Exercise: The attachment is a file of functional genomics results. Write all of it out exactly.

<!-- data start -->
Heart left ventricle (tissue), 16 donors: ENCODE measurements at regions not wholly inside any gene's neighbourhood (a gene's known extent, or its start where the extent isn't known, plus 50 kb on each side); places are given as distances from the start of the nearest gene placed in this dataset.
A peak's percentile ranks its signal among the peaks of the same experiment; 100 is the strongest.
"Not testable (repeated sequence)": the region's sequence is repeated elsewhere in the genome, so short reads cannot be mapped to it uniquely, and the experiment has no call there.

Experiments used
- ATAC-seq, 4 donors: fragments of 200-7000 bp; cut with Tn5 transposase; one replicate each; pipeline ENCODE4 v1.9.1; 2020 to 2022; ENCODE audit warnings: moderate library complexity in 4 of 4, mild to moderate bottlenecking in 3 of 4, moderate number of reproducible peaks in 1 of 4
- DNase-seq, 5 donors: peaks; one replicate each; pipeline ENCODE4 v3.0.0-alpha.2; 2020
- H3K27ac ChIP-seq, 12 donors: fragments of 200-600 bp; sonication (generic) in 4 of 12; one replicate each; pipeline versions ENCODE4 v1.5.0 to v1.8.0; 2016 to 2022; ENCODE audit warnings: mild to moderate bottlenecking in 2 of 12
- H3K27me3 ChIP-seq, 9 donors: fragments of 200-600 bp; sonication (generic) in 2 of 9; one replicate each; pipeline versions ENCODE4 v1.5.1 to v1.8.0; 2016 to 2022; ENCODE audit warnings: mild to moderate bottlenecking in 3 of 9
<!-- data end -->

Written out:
Heart left ventricle (tissue), 16 donors: ENCODE measurements at regions not wholly inside any gene's neighbourhood (a gene's known extent, or its start where the extent isn't known, plus 50 kb on each side); places are given as distances from the start of the nearest gene placed in this dataset.
A peak's percentile ranks its signal among the peaks of the same experiment; 100 is the strongest.
"Not testable (repeated sequence)": the region's sequence is repeated elsewhere in the genome, so short reads cannot be mapped to it uniquely, and the experiment has no call there.

Experiments used
- ATAC-seq, 4 donors: fragments of 200-7000 bp; cut with Tn5 transposase; one replicate each; pipeline ENCODE4 v1.9.1; 2020 to 2022; ENCODE audit warnings: moderate library complexity in 4 of 4, mild to moderate bottlenecking in 3 of 4, moderate number of reproducible peaks in 1 of 4
- DNase-seq, 5 donors: peaks; one replicate each; pipeline ENCODE4 v3.0.0-alpha.2; 2020
- H3K27ac ChIP-seq, 12 donors: fragments of 200-600 bp; sonication (generic) in 4 of 12; one replicate each; pipeline versions ENCODE4 v1.5.0 to v1.8.0; 2016 to 2022; ENCODE audit warnings: mild to moderate bottlenecking in 2 of 12
- H3K27me3 ChIP-seq, 9 donors: fragments of 200-600 bp; sonication (generic) in 2 of 9; one replicate each; pipeline versions ENCODE4 v1.5.1 to v1.8.0; 2016 to 2022; ENCODE audit warnings: mild to moderate bottlenecking in 3 of 9